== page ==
FIG. 29 is a more detailed block diagram of host interface module 310. Data and latch control circuit 910, sometimes called MDLAT or MDLAT32, receives and transmits data to data FIFO circuit 360 over host data FIFO bus HDFDAT[31:0]. Data is written to data FIFO bus HDFDAT[31:0] when bit DIRECTION in register DFCNTRL is active, and data is read from data FIFO bus HDFDAT[31:0] when bit DIRECTION is inactive. Data and latch control circuit 2910 also receives input signals from EISA master control circuit 2955 which control the transfer of data between data in bus DI[31:0] and data FIFO bus HDFDAT[31:0] as well as between data out bus DO[31:0] and data FIFO bus HDFDAT[31:0]. These signals are briefly discussed herein. The low byte of data in bus DI[7:0] is provided to ISA/EISA slave control circuit 2915. The signals generated and the timing of the signals generated by ISA/EISA slave control circuit 2915 are described more completely below in the discussion of the EISA and ISA slave timing diagrams.

The input signals to circuit MDLAT32 are now each briefly described followed by a brief discussion of the data path. Detailed schematic diagrams are provided in Microfiche Appendix B, which is incorporated herein by reference in its entirety.

Signal HDMAENBUSY, along with signal DIRACKB, selects the data direction on bus HDFDAT. Bus HDADDR[31:0] is used in the byte string decode. Signal MBURSTMB- enables clock HDFCLK to be genetrated when in EISA EDNSHIFTM and the last word in is from data in bus DI[15:0]. Signal IOGO gates bus DI[7:0] into bus HIODI only when a slave I/O write signal is being performed to conserve power. Signal ISAEISAIB selects ISA or EISA mode of operation. Clock DBCLK is EISA mode clock source DFCLK and is gated with signals ETCLKEN and DNSHIFTM. Signal BCLKIE provides an early latch of DI bus for minimum DI hold time. Signal EHIBYTEWREN is used with EDNSHIFTM to indicate which bytes are being latched [1:0] or [3:2]. Signal ETCKLEN is a timing control generated to enable data to be latched from DI bus or bus HDFDAT. Timing is effected by signal EXRDY disassertion and EISA mode in process. Signal EDLCLK- loads selected data from the input latch to the output latch with provides date to DOI bus. This data is enabled out of the host adapter by the signal asserted BE[3:0]. Signal IPDWDENDWR generates clock HDFCLK when counter HCNT has expired in ISA mode and only a partial double word has been latched from DI bus (and no more will be). Signal PLHAD is pipelined address bits 1:0 used in ISA mode to steer DI[15:00] or DI[7:0] to the proper byte location in this 32-bit input latch. Signal IENDONTD- is used for timing of input byte steering from DI bus. Clock enable signal ITCLKEN is a timing control generated to enable data to be latched for DI bus or bus HDFDAT. Timing is effected by signal CHRDY de-assertion and ISA mode in process. Clock IDLCLK- loads selected data from input latch to output latch with provides data to DOT bus. This functions in the same manner as clock EDLCLK-. Signal EMASTER indicates EISAM is in a master state and data will be transferred. Signal IMASTER16 indicates ISAM is in a master state and data will be transferred. Clock ITCLCK- is an ISA mode DFCLK clock source. Clock ITCLCK- is gated with ITCLKEN and IDNSHFT- and PLHAD 1-0. Signal IDNSHFT- indicates ISA mode master in 8-bit transfer mode.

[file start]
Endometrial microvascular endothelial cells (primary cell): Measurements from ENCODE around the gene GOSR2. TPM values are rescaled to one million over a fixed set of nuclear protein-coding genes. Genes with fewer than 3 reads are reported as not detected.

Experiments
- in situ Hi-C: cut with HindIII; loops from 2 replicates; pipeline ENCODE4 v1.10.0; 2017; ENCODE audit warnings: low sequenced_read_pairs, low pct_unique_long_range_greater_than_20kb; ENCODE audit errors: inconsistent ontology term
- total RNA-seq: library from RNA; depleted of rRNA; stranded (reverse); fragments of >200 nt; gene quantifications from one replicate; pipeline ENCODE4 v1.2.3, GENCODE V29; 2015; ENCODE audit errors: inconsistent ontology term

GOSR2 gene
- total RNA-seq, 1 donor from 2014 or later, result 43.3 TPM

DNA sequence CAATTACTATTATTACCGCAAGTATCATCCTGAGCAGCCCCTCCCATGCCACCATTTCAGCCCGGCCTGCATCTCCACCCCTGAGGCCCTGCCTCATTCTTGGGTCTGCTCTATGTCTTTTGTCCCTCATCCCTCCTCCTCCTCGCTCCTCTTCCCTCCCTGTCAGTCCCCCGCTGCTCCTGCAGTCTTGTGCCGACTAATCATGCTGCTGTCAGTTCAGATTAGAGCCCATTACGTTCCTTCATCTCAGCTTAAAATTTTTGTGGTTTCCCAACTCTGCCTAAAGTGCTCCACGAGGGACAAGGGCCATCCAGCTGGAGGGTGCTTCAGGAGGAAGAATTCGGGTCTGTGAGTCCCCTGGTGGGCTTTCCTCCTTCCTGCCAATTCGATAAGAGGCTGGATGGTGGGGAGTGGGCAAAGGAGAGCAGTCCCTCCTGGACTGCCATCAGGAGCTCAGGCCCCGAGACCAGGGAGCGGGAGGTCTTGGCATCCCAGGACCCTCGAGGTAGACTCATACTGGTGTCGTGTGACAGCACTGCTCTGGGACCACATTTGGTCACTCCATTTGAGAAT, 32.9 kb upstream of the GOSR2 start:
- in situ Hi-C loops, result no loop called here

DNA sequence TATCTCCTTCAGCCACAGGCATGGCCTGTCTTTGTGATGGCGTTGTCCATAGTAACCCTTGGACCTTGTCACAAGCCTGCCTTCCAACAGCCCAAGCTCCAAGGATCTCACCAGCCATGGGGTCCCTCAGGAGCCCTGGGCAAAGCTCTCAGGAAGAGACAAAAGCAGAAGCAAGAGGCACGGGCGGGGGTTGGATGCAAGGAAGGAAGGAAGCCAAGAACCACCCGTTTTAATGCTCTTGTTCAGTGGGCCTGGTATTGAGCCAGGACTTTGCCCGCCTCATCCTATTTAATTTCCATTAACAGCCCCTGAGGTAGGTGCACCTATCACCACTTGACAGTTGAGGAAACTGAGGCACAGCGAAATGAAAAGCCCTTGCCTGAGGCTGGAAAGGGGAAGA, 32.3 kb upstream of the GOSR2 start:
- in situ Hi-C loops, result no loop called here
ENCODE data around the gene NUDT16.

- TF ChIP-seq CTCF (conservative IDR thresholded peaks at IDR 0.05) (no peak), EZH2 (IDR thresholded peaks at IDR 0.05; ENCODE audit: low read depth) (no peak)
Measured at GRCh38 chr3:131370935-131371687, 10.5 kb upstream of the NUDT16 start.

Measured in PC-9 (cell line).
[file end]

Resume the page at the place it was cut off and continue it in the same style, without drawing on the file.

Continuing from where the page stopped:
Data is provided to multiplexer 3001 (FIG. 30A) from SCSI module 330, from CSDAT[7:0], HDFDAT[31:0] and from bus DI[31:0]. When data is stored into input byte 3 of input latch 3002, clock HDFCLK is generated to move the data in input latch to data FIFO memory circuit 360. This is generated for all modes and also when no more data is to be stored, i.e., the count in register HCNT has expired.

Input multiplexer 3001 steers selected bytes of bus DI to the proper byte location of the input latches (i.e., ISA downshift mode DI[7:0] is stored in input latch byte 0, then 1, then 2, 3 and a HDFCLK generated.)

In FIG. 30B, multiplexer 3001 receives data from data FIFO memory circuit 360. Clock signal TCLK[3-0] stores all bus HDFDAT data into input latch bytes[3-0] 3002. For EISA 32-bit modes, all bytes in input latch 3002 are moved though output multiplexer 3012 to output latch 3015 by clock DLCLK and bus DO is enabled out of chip by assorted PADEN signals and valid bytes are indicated by lines BE[3:0].

For EISA 16 bit mode input latch bytes 1 and 0 are moved to output latch bytes 1 and 0, then input latch bytes 3 and 2 are moved to output latch 1 and 0. For ISA 16 bit mode the action is the same as EISA 16 bit mode. For ISA 8 bit mode input latch byte 0 is moved to output latch byte 0, then input latch byte 1 is moved to output latch 0 and so on for bytes 2 and 3.